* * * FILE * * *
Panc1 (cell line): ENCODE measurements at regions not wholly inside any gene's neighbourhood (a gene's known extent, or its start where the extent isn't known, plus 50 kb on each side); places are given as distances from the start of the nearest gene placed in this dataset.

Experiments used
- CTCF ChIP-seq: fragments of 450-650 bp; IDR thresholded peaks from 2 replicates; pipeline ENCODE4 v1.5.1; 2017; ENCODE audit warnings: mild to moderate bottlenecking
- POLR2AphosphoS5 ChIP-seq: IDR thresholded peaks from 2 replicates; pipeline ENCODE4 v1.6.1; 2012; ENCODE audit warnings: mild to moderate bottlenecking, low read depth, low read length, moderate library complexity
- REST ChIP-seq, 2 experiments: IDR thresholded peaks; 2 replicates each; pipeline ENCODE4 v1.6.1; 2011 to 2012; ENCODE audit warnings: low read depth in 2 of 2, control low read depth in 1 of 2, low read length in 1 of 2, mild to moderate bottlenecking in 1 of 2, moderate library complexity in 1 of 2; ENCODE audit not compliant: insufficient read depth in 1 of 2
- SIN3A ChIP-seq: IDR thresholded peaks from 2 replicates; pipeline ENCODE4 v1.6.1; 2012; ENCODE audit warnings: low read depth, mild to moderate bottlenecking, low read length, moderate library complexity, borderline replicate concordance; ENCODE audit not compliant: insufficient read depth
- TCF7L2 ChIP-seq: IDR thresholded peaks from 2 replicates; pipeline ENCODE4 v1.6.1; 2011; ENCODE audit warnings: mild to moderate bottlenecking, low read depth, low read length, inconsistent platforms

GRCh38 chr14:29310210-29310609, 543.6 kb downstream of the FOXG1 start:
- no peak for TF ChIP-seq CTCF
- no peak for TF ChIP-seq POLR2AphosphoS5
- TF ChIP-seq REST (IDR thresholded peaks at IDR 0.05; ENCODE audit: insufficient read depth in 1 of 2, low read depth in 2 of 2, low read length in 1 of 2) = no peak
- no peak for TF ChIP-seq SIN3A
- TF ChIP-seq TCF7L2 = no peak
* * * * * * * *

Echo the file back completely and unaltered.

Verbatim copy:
Panc1 (cell line): ENCODE measurements at regions not wholly inside any gene's neighbourhood (a gene's known extent, or its start where the extent isn't known, plus 50 kb on each side); places are given as distances from the start of the nearest gene placed in this dataset.

Experiments used
- CTCF ChIP-seq: fragments of 450-650 bp; IDR thresholded peaks from 2 replicates; pipeline ENCODE4 v1.5.1; 2017; ENCODE audit warnings: mild to moderate bottlenecking
- POLR2AphosphoS5 ChIP-seq: IDR thresholded peaks from 2 replicates; pipeline ENCODE4 v1.6.1; 2012; ENCODE audit warnings: mild to moderate bottlenecking, low read depth, low read length, moderate library complexity
- REST ChIP-seq, 2 experiments: IDR thresholded peaks; 2 replicates each; pipeline ENCODE4 v1.6.1; 2011 to 2012; ENCODE audit warnings: low read depth in 2 of 2, control low read depth in 1 of 2, low read length in 1 of 2, mild to moderate bottlenecking in 1 of 2, moderate library complexity in 1 of 2; ENCODE audit not compliant: insufficient read depth in 1 of 2
- SIN3A ChIP-seq: IDR thresholded peaks from 2 replicates; pipeline ENCODE4 v1.6.1; 2012; ENCODE audit warnings: low read depth, mild to moderate bottlenecking, low read length, moderate library complexity, borderline replicate concordance; ENCODE audit not compliant: insufficient read depth
- TCF7L2 ChIP-seq: IDR thresholded peaks from 2 replicates; pipeline ENCODE4 v1.6.1; 2011; ENCODE audit warnings: mild to moderate bottlenecking, low read depth, low read length, inconsistent platforms

GRCh38 chr14:29310210-29310609, 543.6 kb downstream of the FOXG1 start:
- no peak for TF ChIP-seq CTCF
- no peak for TF ChIP-seq POLR2AphosphoS5
- TF ChIP-seq REST (IDR thresholded peaks at IDR 0.05; ENCODE audit: insufficient read depth in 1 of 2, low read depth in 2 of 2, low read length in 1 of 2) = no peak
- no peak for TF ChIP-seq SIN3A
- TF ChIP-seq TCF7L2 = no peak